Cocaine is a one of the most powerfully addictive stimulant drugs. It is commonly found in powdered or crystal form. The powdered form of cocaine can be snorted or dissolved in water and then injected. Crack is the street name given to the form of cocaine that has been processed to make a rock crystal. This crystal, when heated, produces vapors that are smoked. The term “crack” refers to the crackling sound produced by the rock as it is heated.
How Is Cocaine Abused?
Three routes of administration are commonly used for cocaine: snorting, injecting, and smoking. Snorting involves inhaling cocaine powder through the nose, where absorption into the bloodstream is through the nasal tissues. Injecting is where a needle and syringe is used to insert the drug directly into the bloodstream. Smoking involves inhaling cocaine vapor or smoke into the lungs, where absorption into the bloodstream is as rapid as by injection. All three methods of cocaine abuse can lead to addiction and other severe health problems, including increasing the risk of contracting HIV through needle sharing and other infectious diseases.
The intensity and duration of cocaine’s effects—which include increased energy, reduced fatigue, and mental alertness—depend on the route of drug administration. The faster cocaine is absorbed into the bloodstream and delivered to the brain, the more intense the high. Injecting or smoking cocaine produces a quicker, stronger high than snorting. On the other hand, faster absorption usually means shorter duration of action: the high from snorting cocaine may last 15 to 30 minutes, but the high from smoking may last only 5 to 10 minutes. In order to sustain the high, a cocaine abuser has to administer the drug again. For this reason, cocaine is sometimes abused in binges—taken repeatedly within a relatively short period of time, at increasingly higher doses.
How Does Cocaine Affect the Brain?
Cocaine is a strong central nervous system stimulant that increases levels of dopamine, a brain chemical (or neurotransmitter) associated with pleasure and movement, in the brain’s reward circuit. Certain brain cells, or neurons, use dopamine to communicate. Normally, dopamine is released by a neuron in response to a pleasurable signal (e.g., the smell of good food), and then recycled back into the cell that released it, thus shutting off the signal between neurons. Cocaine acts by preventing the dopamine from being recycled, causing excessive amounts of the neurotransmitter to build up, amplifying the message to and response of the receiving neuron, and ultimately disrupting normal communication. It is this excess of dopamine that is responsible for cocaine’s euphoric effects. With repeated use, cocaine can cause long-term changes in the brain’s reward system and in other brain systems as well, which may eventually lead to addiction. With repeated use, tolerance to the cocaine high also often develops. Many cocaine abusers report that they seek but fail to achieve as much pleasure as they did from their first exposure. Some users will increase their dose in an attempt to intensify and prolong the euphoria, but this can also increase the risk of adverse psychological or physiological effects.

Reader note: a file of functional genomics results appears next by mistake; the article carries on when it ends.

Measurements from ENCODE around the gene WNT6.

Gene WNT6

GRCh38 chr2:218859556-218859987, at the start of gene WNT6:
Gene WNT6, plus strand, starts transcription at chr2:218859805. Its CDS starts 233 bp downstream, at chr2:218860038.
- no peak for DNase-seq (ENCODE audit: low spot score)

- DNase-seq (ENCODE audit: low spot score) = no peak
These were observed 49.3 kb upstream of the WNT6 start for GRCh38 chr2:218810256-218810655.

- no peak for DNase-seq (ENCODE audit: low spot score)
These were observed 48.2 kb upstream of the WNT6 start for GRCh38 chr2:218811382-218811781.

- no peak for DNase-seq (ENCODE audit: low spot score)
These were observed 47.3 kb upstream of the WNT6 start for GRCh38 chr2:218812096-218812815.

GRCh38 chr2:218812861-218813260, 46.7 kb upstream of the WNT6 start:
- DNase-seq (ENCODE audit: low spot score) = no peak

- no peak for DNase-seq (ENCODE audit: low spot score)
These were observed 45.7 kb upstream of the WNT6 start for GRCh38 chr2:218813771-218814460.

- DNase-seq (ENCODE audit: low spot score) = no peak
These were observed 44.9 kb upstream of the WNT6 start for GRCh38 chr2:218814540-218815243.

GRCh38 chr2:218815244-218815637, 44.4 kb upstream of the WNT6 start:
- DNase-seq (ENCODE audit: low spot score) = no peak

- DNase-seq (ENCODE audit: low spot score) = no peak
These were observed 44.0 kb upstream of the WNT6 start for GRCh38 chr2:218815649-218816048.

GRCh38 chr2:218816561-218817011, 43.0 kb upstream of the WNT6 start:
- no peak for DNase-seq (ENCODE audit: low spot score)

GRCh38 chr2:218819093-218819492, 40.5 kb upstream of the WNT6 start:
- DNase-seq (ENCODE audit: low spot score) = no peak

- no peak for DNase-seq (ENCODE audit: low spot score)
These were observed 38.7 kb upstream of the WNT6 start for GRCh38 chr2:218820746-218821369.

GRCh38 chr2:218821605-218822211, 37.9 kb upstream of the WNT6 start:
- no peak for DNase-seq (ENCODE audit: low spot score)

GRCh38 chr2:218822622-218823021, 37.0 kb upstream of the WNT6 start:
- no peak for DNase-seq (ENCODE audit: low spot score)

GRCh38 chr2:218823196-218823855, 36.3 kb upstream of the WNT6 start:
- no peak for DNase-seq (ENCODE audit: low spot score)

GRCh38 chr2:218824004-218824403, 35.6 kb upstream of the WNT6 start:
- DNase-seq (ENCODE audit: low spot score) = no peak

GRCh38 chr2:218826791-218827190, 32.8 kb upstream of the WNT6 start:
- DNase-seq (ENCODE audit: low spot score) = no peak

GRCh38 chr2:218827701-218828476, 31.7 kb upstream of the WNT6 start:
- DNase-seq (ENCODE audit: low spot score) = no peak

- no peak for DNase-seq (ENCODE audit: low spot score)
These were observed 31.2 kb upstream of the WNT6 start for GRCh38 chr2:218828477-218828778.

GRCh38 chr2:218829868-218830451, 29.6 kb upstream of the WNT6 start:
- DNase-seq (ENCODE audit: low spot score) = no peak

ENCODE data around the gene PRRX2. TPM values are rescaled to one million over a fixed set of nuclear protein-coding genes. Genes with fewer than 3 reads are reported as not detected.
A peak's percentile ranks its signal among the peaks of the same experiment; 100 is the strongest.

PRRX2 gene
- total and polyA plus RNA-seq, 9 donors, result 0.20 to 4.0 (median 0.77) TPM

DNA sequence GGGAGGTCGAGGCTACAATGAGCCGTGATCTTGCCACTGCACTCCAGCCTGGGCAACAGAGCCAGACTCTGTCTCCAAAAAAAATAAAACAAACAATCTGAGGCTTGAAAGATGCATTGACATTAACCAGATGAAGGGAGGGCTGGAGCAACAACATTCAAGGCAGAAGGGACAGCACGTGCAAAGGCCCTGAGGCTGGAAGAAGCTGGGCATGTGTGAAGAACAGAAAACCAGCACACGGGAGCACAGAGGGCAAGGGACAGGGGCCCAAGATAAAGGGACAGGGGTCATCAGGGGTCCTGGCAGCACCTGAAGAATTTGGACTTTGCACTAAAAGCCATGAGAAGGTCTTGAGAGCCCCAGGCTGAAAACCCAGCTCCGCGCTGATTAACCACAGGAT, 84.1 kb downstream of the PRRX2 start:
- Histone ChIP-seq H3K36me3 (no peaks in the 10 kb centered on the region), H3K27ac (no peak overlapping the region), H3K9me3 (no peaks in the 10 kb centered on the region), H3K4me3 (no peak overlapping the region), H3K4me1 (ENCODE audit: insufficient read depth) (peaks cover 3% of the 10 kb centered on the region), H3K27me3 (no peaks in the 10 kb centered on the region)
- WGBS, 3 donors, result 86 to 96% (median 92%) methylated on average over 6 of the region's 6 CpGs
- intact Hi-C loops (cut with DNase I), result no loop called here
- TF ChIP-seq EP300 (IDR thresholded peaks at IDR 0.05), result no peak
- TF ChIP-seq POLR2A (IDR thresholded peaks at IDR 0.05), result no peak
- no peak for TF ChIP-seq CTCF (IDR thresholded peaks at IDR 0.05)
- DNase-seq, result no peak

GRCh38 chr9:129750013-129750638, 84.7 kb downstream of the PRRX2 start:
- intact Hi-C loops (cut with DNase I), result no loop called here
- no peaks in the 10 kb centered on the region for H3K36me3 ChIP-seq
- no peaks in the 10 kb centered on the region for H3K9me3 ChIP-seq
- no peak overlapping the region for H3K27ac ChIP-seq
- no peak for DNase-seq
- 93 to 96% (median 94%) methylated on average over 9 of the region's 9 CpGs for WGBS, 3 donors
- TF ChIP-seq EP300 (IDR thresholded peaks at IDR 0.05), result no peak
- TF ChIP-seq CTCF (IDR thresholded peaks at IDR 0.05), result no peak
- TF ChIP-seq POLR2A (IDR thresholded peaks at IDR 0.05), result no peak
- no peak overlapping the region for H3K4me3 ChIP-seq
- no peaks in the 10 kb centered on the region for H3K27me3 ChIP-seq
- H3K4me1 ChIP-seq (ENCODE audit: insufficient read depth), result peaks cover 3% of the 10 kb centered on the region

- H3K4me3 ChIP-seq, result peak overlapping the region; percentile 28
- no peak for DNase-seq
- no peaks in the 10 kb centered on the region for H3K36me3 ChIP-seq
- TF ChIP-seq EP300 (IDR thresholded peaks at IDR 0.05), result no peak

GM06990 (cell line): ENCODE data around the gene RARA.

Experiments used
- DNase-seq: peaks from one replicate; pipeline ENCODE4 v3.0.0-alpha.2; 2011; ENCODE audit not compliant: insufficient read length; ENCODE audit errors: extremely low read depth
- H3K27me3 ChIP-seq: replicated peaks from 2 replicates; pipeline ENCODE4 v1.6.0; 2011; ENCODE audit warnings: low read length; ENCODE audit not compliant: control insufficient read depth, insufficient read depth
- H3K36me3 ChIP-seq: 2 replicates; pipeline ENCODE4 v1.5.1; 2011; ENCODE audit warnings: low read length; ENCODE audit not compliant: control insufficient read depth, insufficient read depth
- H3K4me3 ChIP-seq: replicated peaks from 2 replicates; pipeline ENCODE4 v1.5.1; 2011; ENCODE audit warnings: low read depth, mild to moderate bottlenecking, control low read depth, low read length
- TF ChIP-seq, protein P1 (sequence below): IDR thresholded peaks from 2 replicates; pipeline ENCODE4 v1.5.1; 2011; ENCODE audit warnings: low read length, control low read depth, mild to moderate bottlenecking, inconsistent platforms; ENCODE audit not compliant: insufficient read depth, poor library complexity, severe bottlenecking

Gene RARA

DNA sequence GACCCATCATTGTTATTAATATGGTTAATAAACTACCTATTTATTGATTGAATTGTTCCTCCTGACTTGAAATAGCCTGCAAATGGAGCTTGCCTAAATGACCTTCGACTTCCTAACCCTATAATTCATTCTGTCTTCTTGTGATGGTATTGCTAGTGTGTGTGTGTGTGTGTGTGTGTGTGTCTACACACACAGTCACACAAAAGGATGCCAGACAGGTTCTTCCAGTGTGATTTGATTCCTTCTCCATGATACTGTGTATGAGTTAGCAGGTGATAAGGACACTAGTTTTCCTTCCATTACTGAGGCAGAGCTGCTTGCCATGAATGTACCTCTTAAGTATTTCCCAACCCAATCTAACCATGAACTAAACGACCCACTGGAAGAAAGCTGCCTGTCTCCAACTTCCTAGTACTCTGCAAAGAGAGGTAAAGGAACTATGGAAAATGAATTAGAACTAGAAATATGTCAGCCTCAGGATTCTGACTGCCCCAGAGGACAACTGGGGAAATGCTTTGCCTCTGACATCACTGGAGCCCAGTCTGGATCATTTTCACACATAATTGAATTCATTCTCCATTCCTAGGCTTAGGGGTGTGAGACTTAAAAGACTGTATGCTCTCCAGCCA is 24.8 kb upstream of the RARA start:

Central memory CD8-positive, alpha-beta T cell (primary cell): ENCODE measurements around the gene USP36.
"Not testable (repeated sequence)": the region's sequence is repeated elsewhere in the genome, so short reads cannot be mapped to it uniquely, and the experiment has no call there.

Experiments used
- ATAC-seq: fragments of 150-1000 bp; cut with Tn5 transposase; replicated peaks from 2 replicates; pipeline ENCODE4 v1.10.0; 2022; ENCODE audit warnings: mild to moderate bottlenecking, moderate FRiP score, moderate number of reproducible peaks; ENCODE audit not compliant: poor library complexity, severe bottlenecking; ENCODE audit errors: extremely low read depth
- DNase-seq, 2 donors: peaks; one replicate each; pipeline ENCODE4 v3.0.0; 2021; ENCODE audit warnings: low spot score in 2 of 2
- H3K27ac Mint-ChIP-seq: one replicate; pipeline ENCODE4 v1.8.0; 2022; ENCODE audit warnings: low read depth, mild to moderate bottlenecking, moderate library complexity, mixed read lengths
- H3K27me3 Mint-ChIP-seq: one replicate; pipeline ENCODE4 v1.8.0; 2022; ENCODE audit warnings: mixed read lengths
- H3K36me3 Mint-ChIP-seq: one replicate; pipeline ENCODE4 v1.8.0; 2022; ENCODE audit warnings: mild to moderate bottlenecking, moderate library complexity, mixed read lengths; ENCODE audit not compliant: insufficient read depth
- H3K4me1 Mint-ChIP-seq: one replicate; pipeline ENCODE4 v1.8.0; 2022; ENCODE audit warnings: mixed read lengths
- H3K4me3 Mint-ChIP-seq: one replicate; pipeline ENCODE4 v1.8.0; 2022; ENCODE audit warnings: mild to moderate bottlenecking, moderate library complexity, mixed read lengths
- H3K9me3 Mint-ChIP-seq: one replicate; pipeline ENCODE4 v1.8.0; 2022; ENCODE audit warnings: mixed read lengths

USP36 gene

What Adverse Effects Does Cocaine Have on Health?
Abusing cocaine has a variety of adverse effects on the body. For example, cocaine constricts blood vessels, dilates pupils, and increases body temperature, heart rate, and blood pressure. It can also cause headaches and gastrointestinal complications such as abdominal pain and nausea. Because cocaine tends to decrease appetite, chronic users can become malnourished as well.
Different methods of taking cocaine can produce different adverse effects. Regular intranasal use (snorting) of cocaine, for example, can lead to loss of the sense of smell; nosebleeds; problems with swallowing; hoarseness; and a chronically runny nose. Ingesting cocaine can cause severe bowel gangrene as a result of reduced blood flow. Injecting cocaine can bring about severe allergic reactions and increased risk for contracting HIV and other blood-borne diseases. Binge-patterned cocaine use may lead to irritability, restlessness, and anxiety. Cocaine abusers can also experience severe paranoia—a temporary state of full-blown paranoid psychosis—in which they lose touch with reality and experience auditory hallucinations.
Regardless of the route or frequency of use, cocaine abusers can experience acute cardiovascular or cerebrovascular emergencies, such as a heart attack or stroke, which may cause sudden death. Cocaine-related deaths are often a result of cardiac arrest or seizure followed by respiratory arrest.
Added Danger: Cocaethylene – when cocaine and alcohol are consumed together, the body forms a unique cocaine metabolite named cocaethylene. It is unique because it is formed only during the combined ingestion of cocaine and alcohol. (The name “cocaethylene” is derived from the words “cocaine” and “ethyl alcohol.”) It is unique also because it is the first known example of the body forming a third drug following ingestion of two other drugs. It is not a natural alkaloid of the coca leaf, and is not found in street cocaine.
Polydrug use—use of more than one drug—is common among substance abusers. When people consume two or more psychoactive drugs together, such as cocaine and alcohol, they compound the danger each drug poses and unknowingly perform a complex chemical experiment within their bodies. Researchers have found that the human liver combines cocaine and alcohol to produce a third substance, cocaethylene, that intensifies cocaine’s euphoric effects. Cocaethylene is associated with a greater risk of sudden death than cocaine alone.